Pushing the Envelope


One of the great developments in the wine world in recent decades is the emergence of a new generation of innovative winemakers. While there’s a time and place for tradition, there’s much to be said for pushing the envelope. That’s easy in New World appellations, with their relaxed, anything goes wine culture. But Old World appellations tend to strictly regulate viticultural and production techniques, thereby discouraging innovation.

  • Where there’s a will there’s a way. Witness the tradition-be-damned attitude that brought us the Super Tuscan — producers abandoned traditional appellations and labeled their wines as a less prestigious but less restrictive appellation. Soon the brash newcomers eclipsed the old guard in prestige!

France’s Languedoc region, located on the Mediterranean coast just north of Spain, has become a hotbed of innovation. Its wine culture is more relaxed than tradition-bound regions such as Burgundy and Bordeaux, and consequently it has attracted talent from those regions. Unfortunately, although it’s France’s largest wine region, Languedoc is generally unfamiliar to American consumers. That will change as savvy consumers discover some great wines at bargain prices.

  • The key to finding fine wines in Languedoc is to know its six “cru” appellations: Faugères-Cru; Courbieres-Boutenac; Saint Chinian Berlou and Roquebrun; Minervois la Livinière; and La Clape.
  • We’ll look at La Clape today. It’s a hilly, windswept area covered with low scrub brush that imparts herbal “garrigue” notes to the wine. La Clape is hot and sunny, which translates to wines that are ripe and high alcohol. It produces mostly reds, and these are generally Grenache-Syrah-Mourvèdre (“GSM”) blends.
  • Gérard Bertrand is one of the new breed in Languedoc. He’s a former professional rugby player who took over the family vineyard after the untimely death of his father. He expanded the family business and adopted modern techniques, such as biodynamic viticulture. It’s been said that he put the Grands Vins of Languedoc on the map.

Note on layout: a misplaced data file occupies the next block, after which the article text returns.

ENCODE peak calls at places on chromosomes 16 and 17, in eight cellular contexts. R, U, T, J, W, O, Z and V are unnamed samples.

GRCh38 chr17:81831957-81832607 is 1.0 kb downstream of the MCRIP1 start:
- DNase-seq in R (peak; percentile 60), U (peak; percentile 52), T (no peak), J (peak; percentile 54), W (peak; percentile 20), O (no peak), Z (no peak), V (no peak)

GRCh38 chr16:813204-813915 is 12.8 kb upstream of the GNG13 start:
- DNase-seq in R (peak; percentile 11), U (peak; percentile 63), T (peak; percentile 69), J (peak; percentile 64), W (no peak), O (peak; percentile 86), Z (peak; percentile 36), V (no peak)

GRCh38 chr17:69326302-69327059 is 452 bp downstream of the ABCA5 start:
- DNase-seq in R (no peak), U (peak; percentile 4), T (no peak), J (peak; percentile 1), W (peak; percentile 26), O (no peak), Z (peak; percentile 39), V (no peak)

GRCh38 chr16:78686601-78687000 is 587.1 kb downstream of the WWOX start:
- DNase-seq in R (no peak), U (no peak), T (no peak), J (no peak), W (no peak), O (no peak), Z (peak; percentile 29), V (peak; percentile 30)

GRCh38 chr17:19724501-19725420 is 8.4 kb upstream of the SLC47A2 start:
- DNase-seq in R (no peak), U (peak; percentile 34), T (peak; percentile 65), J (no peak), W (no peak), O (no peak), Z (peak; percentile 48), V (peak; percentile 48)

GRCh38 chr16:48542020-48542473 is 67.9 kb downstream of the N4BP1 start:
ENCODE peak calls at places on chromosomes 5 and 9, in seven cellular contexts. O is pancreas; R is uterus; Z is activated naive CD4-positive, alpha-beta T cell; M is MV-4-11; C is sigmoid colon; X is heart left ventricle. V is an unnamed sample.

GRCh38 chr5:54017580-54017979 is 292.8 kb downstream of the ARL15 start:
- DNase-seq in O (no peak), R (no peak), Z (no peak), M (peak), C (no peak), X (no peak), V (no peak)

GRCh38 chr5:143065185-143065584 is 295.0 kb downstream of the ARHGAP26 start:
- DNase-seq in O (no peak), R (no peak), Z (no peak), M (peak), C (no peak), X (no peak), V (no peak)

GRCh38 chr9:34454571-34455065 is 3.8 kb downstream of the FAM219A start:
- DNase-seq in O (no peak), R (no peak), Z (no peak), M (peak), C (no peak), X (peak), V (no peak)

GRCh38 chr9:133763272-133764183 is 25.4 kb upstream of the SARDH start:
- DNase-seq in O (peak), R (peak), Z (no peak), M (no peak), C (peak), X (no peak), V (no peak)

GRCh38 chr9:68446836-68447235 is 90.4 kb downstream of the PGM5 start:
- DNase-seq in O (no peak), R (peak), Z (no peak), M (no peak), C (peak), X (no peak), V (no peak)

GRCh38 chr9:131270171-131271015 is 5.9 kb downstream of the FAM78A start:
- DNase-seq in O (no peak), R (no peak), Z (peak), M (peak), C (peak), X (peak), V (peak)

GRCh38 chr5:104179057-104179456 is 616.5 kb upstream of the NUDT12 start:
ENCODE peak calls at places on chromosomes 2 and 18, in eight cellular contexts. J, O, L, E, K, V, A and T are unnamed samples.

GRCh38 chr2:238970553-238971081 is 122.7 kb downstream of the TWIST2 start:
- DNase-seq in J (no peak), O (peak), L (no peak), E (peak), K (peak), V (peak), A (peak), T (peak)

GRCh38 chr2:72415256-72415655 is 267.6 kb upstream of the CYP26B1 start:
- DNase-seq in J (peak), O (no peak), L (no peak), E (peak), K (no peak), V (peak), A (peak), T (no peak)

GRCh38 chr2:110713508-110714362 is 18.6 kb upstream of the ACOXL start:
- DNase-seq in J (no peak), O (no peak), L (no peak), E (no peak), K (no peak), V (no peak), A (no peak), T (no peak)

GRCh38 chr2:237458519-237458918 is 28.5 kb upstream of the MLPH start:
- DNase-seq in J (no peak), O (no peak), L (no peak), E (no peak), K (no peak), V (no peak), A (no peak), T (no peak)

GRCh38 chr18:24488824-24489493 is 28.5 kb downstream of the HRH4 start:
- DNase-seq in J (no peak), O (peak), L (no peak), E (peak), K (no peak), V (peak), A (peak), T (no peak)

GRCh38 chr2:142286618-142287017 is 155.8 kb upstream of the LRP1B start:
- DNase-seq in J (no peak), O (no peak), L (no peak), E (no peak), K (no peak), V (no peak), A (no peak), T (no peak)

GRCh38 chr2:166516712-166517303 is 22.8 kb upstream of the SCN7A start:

Our wine of the week is the Gérard Bertrand 2019 Château L’Hospitalet La Clape Grand Vin ($45 retail). This is an exciting wine – from the first sniff, you sense that there’s something special about it. There are delicious aromas of lush red fruit, blueberry, spice, and a whiff of chocolate. On the palate, it’s powerful, full-bodied, intense, and nicely balanced. There are notes of red fruit and blueberry, with silky tannins, a nice acidity for a hot climate wine, and the long finish was enchanting.

  • L’Hospitalet is a blend of 60 percent Syrah, 30 percent Grenache, and 10 percent Mourvèdre, aged in new oak barrels for twelve to sixteen months. The vineyard is located in a nature preserve overlooking the Mediterranean, and it’s certified biodynamic.
  • This wine demands to be accompanied by a hearty meal, and preferably decanted for an hour. A rack of lamb or a ribeye would be just the thing.

And now the sad ending to the story. When I found L’Hospitalet, I only bought one bottle; that tuned out to be poor judgment on my part. Several months passed before I tasted it, and now the local suppliers are sold out. Until next year’s next vintage is available, I’ll be trying more Languedoc Cru wines!